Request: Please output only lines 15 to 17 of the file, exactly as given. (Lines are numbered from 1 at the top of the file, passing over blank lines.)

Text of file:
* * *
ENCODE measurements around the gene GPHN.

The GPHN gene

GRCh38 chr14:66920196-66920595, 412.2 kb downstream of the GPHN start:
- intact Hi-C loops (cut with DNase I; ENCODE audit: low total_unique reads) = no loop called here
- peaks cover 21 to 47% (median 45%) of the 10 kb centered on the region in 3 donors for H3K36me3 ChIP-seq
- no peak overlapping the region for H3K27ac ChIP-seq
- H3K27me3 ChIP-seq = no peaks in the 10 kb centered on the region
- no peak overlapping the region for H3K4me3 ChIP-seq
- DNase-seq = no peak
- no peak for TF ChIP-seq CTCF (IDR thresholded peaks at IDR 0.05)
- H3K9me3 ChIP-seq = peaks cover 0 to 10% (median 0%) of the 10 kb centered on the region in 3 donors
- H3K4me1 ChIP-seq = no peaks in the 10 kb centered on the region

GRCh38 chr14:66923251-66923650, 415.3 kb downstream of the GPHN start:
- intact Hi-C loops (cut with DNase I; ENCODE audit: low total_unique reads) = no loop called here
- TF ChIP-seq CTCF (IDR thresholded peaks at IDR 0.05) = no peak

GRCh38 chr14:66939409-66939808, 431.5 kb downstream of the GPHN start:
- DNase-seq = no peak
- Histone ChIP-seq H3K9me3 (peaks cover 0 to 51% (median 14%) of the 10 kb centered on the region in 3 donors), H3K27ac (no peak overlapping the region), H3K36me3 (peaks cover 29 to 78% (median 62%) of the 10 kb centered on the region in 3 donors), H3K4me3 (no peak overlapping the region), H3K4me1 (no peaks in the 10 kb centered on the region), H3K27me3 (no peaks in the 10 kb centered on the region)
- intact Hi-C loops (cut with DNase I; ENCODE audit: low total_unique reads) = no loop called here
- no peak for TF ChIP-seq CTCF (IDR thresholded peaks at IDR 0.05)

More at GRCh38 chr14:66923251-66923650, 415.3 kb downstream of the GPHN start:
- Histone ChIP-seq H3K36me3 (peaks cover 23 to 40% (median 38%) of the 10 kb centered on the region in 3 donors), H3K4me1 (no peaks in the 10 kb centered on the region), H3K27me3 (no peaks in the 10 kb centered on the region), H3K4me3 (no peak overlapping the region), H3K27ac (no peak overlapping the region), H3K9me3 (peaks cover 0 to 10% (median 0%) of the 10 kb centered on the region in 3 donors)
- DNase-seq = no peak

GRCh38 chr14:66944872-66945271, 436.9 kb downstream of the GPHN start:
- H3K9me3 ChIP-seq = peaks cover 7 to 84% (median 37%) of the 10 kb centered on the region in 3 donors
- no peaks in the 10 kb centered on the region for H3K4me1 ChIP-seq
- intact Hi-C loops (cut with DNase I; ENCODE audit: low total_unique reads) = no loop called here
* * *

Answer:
- TF ChIP-seq CTCF (IDR thresholded peaks at IDR 0.05) = no peak

GRCh38 chr14:66939409-66939808, 431.5 kb downstream of the GPHN start:
- DNase-seq = no peak